“Hooker articulates a Reformed position affirming the place of works in sanctification . . . Because of this, understanding Hooker’s Learned Discourse is crucial for pastors, and it can calm troubled hearts and reinvigorate the spiritual disciplines.”

The Learned Discourse is a series of sermons preached in 1585 in response to those who attacked Hooker’s claim that God mercifully saved thousands who lived under the papacy prior to the Reformation. Hooker discusses justification by faith alone, areas of agreement and disagreement with Rome, and how a person can believe heresy yet still be saved by God’s grace. Hooker’s argument, put crudely, is that justification is accomplished solely by the grace of God and received by our faith alone; sanctification is performed solely by the grace of God operating in our deeds; our works cannot merit grace and cannot provide satisfaction for our sins, contrary to the teaching of the Roman Church. The Learned Discourse also spends a great deal of time explaining how it can be that the Roman Church overthrows the foundation of faith while, nevertheless, people who are ignorant of the true doctrine of justification by faith may be saved through their faith in Jesus. Hooker notes several times that we are all in peril if imperfect faith is enough to condemn someone to Hell.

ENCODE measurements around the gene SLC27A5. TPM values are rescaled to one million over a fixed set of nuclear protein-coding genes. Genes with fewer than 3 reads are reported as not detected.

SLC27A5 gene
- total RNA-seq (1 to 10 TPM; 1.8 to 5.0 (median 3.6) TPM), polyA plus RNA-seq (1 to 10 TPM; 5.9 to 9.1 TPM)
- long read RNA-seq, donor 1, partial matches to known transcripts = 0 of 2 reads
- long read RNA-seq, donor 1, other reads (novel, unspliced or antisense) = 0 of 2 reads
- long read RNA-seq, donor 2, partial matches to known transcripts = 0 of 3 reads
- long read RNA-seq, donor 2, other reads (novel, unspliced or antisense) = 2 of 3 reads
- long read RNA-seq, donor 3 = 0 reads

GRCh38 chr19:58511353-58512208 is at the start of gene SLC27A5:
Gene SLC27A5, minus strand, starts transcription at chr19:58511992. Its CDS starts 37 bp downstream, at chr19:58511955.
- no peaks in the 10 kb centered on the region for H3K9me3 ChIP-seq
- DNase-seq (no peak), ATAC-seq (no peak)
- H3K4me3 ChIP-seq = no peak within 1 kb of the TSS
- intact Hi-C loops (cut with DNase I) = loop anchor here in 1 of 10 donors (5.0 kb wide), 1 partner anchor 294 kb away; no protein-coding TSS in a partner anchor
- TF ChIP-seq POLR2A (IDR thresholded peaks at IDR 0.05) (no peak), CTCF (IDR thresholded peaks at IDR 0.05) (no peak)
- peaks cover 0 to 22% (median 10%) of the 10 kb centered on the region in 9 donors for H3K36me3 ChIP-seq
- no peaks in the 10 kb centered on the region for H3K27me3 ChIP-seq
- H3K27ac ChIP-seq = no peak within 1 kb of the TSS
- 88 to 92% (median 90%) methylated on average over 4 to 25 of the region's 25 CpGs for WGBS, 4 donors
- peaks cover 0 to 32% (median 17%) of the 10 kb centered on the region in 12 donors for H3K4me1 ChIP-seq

Hooker is clear that we contribute nothing to the righteousness that comes from Christ. It is granted solely on the basis of faith and so can be neither diminished by our sins nor increased by good works. In sum, justification by faith teaches as follows: